As you look for a Ridgeback puppy, you will find that there is a wide variety of prices for a Ridgeback. I have been asked why this is the case more than a few times, so it might be helpful to put some of the information on my web site. There are many different types of breeders and please inform yourself before you make any decisions regarding the purchase of a puppy. 

Before a breeding is considered, each of my dogs is fully health tested - hips, elbows, cardiac, eyes, and thyroid. In addition, my dogs are tested to see if they are carriers of DM (Degenerative Myelopathy) and deafness (EOAD). When I make breeding decisions, I consider the results of these tests in each dog, and what those results mean for any resulting puppies. In addition, my dogs are examined by vets to ensure that they are as healthy as possible before the breeding even happens.

My litters are raised in the house, highly socialized, and temperament tested before they are placed with a family. I want my puppies and their families to be as well-matched and happy as possible.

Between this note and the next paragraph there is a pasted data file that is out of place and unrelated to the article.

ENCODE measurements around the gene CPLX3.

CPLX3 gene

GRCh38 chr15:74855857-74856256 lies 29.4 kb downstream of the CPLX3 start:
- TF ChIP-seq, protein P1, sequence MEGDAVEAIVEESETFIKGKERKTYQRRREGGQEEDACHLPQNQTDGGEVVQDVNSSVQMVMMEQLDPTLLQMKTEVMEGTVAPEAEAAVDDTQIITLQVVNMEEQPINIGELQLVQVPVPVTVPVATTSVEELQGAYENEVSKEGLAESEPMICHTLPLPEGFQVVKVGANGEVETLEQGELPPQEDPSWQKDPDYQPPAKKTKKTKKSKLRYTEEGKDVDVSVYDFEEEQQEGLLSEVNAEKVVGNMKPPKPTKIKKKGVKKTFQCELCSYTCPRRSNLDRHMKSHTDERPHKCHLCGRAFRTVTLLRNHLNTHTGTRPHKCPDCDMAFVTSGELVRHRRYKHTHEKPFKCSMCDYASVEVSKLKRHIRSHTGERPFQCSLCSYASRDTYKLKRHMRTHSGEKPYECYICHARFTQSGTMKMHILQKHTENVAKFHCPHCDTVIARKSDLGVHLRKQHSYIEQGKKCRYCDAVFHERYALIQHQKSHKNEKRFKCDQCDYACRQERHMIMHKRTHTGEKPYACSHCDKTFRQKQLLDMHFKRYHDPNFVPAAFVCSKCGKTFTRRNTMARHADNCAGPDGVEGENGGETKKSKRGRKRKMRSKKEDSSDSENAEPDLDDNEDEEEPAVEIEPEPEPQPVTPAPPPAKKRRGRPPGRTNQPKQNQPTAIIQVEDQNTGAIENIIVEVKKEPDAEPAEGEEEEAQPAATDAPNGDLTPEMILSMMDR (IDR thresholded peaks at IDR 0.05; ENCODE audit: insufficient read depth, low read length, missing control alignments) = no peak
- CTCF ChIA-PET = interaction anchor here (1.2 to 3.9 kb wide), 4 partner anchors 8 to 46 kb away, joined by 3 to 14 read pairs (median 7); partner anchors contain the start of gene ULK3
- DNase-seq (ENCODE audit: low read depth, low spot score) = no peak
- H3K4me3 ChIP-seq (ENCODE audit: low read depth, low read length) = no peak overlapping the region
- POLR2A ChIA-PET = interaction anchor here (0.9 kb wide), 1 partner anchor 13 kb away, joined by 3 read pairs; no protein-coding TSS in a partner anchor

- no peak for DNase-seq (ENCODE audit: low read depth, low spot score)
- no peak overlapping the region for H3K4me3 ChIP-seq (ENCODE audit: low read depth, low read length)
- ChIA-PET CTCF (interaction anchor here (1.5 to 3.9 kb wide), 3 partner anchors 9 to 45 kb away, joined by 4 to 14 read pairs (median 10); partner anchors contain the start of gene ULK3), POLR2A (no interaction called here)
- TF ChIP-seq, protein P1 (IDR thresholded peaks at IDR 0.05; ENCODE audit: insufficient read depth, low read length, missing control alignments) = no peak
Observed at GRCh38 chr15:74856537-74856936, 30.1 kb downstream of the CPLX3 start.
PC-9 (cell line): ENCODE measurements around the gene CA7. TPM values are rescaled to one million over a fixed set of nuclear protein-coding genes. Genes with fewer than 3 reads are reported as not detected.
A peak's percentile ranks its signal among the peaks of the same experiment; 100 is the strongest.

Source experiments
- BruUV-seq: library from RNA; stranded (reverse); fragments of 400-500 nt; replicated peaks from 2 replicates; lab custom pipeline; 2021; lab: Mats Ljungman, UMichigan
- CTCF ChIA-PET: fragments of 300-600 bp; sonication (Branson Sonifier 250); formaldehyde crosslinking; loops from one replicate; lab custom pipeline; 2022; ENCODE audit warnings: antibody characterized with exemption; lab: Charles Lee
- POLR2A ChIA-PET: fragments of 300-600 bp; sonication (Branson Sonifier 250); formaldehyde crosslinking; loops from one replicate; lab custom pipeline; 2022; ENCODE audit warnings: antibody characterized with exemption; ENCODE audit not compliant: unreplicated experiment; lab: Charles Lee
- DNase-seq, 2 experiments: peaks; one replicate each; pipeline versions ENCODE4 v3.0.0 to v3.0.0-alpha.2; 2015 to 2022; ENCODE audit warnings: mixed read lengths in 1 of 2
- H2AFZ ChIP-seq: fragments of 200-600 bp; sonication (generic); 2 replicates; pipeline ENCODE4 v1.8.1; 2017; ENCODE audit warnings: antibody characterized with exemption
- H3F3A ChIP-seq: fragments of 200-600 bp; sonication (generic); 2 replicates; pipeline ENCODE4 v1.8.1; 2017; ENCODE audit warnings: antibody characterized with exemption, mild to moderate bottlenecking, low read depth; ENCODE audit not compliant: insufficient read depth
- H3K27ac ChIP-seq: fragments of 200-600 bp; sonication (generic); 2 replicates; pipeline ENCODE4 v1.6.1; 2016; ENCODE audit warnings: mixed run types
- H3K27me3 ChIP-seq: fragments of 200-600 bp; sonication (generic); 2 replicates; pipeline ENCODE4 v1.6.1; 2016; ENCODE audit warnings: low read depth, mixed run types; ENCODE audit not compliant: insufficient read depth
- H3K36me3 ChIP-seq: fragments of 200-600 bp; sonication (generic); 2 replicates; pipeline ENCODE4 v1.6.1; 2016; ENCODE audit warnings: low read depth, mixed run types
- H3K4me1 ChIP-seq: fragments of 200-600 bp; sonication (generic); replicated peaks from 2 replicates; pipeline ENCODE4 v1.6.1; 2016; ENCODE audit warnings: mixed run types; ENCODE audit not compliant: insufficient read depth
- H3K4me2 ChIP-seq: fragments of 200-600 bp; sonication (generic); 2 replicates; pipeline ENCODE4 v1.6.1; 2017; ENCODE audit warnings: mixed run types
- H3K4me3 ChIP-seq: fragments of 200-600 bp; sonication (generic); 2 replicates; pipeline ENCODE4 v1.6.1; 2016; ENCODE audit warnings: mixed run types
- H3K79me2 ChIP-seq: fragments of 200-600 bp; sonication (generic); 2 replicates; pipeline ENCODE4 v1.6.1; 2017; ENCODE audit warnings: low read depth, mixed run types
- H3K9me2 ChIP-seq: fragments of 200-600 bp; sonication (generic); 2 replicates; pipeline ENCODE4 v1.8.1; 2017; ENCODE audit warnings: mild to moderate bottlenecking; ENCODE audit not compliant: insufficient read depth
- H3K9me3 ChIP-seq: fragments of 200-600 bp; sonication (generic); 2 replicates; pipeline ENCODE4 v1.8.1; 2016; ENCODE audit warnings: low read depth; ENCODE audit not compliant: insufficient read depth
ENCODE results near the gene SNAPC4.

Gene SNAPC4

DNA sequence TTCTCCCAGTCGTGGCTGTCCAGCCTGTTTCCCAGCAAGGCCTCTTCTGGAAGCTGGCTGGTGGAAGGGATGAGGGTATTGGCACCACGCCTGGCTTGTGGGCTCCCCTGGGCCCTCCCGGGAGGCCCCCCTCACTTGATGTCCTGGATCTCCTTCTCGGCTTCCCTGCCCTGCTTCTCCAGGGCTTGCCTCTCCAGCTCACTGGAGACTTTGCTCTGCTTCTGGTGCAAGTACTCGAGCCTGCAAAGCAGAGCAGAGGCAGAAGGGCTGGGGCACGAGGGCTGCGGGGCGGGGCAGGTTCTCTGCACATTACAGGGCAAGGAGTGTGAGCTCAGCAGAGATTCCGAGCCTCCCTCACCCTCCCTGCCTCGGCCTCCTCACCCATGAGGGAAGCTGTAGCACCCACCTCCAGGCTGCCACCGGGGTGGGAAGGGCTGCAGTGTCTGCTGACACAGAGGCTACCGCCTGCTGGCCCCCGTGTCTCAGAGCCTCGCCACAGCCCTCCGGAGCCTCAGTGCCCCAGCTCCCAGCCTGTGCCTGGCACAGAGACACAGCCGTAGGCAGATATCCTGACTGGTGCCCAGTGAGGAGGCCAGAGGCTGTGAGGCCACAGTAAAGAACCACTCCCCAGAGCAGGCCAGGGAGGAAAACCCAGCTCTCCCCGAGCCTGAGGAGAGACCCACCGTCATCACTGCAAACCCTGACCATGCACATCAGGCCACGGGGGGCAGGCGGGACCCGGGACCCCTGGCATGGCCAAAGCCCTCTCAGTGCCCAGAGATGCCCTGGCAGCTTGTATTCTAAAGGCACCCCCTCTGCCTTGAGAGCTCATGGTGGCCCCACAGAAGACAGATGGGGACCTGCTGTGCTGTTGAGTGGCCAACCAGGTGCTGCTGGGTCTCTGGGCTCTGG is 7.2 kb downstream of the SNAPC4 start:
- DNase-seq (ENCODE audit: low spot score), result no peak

Getting a puppy from a breeder who adheres to the Rhodesian Ridgeback Club of the United States (RRCUS) code of ethics will most likely mean that you have someone to go to with any questions at any time. These breeders will be willing and happy to provide guidance on vaccine protocols, food, and puppy training - almost anything that you might have questions about. The breeder may be willing to care for the pup while you are away on vacation so that the pup does not need to be placed in a kennel. They are also willing to - and expect to - take the dog back if for some reason you are unable to continue to care for the dog.

The reasons for getting a puppy from an established - or at least a reputable RR breeder (as not all have had a lot of litters) - are wide-ranging - hardly limited to what I have written here. 

In addition - if you choose to go with a breeder who abides by the RRCUS Code of Ethics, keep in mind that you are establishing a relationship with the breeder - and not just the dog - hopefully for the next 10-12 years. The human relationship is as important as the canine one.

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